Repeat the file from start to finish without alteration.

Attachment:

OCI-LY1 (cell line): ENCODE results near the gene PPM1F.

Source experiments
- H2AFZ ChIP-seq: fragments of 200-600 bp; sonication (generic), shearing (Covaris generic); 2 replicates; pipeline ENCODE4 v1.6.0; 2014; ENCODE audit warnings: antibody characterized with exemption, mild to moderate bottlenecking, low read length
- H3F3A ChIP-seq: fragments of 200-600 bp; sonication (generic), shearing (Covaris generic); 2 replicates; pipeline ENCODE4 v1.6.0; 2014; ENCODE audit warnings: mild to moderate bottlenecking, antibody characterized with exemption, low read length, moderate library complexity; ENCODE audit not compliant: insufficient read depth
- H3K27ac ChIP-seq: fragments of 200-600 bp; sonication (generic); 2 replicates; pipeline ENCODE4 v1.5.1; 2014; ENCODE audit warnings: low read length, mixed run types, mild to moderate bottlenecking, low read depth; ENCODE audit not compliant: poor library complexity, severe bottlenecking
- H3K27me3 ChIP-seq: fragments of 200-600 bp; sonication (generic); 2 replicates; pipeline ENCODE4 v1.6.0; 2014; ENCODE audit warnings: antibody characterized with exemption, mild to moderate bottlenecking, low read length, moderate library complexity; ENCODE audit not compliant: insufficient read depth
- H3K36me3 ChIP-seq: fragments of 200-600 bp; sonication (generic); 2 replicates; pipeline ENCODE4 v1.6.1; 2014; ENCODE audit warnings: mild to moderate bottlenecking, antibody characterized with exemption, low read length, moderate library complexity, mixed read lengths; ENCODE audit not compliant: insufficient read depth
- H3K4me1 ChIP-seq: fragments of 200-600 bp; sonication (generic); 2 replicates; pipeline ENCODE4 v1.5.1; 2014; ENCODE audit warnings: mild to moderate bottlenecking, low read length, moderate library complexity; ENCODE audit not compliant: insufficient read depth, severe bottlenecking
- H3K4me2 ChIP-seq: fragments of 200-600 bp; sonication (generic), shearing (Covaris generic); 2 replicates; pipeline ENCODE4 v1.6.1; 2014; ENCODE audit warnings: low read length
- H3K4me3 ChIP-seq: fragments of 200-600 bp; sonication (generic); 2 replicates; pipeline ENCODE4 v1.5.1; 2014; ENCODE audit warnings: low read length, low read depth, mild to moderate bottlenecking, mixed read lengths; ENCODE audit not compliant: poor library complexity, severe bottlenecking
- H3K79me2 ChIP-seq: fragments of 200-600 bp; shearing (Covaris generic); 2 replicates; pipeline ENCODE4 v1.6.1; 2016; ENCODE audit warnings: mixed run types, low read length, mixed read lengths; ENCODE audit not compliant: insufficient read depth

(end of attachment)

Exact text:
OCI-LY1 (cell line): ENCODE results near the gene PPM1F.

Source experiments
- H2AFZ ChIP-seq: fragments of 200-600 bp; sonication (generic), shearing (Covaris generic); 2 replicates; pipeline ENCODE4 v1.6.0; 2014; ENCODE audit warnings: antibody characterized with exemption, mild to moderate bottlenecking, low read length
- H3F3A ChIP-seq: fragments of 200-600 bp; sonication (generic), shearing (Covaris generic); 2 replicates; pipeline ENCODE4 v1.6.0; 2014; ENCODE audit warnings: mild to moderate bottlenecking, antibody characterized with exemption, low read length, moderate library complexity; ENCODE audit not compliant: insufficient read depth
- H3K27ac ChIP-seq: fragments of 200-600 bp; sonication (generic); 2 replicates; pipeline ENCODE4 v1.5.1; 2014; ENCODE audit warnings: low read length, mixed run types, mild to moderate bottlenecking, low read depth; ENCODE audit not compliant: poor library complexity, severe bottlenecking
- H3K27me3 ChIP-seq: fragments of 200-600 bp; sonication (generic); 2 replicates; pipeline ENCODE4 v1.6.0; 2014; ENCODE audit warnings: antibody characterized with exemption, mild to moderate bottlenecking, low read length, moderate library complexity; ENCODE audit not compliant: insufficient read depth
- H3K36me3 ChIP-seq: fragments of 200-600 bp; sonication (generic); 2 replicates; pipeline ENCODE4 v1.6.1; 2014; ENCODE audit warnings: mild to moderate bottlenecking, antibody characterized with exemption, low read length, moderate library complexity, mixed read lengths; ENCODE audit not compliant: insufficient read depth
- H3K4me1 ChIP-seq: fragments of 200-600 bp; sonication (generic); 2 replicates; pipeline ENCODE4 v1.5.1; 2014; ENCODE audit warnings: mild to moderate bottlenecking, low read length, moderate library complexity; ENCODE audit not compliant: insufficient read depth, severe bottlenecking
- H3K4me2 ChIP-seq: fragments of 200-600 bp; sonication (generic), shearing (Covaris generic); 2 replicates; pipeline ENCODE4 v1.6.1; 2014; ENCODE audit warnings: low read length
- H3K4me3 ChIP-seq: fragments of 200-600 bp; sonication (generic); 2 replicates; pipeline ENCODE4 v1.5.1; 2014; ENCODE audit warnings: low read length, low read depth, mild to moderate bottlenecking, mixed read lengths; ENCODE audit not compliant: poor library complexity, severe bottlenecking
- H3K79me2 ChIP-seq: fragments of 200-600 bp; shearing (Covaris generic); 2 replicates; pipeline ENCODE4 v1.6.1; 2016; ENCODE audit warnings: mixed run types, low read length, mixed read lengths; ENCODE audit not compliant: insufficient read depth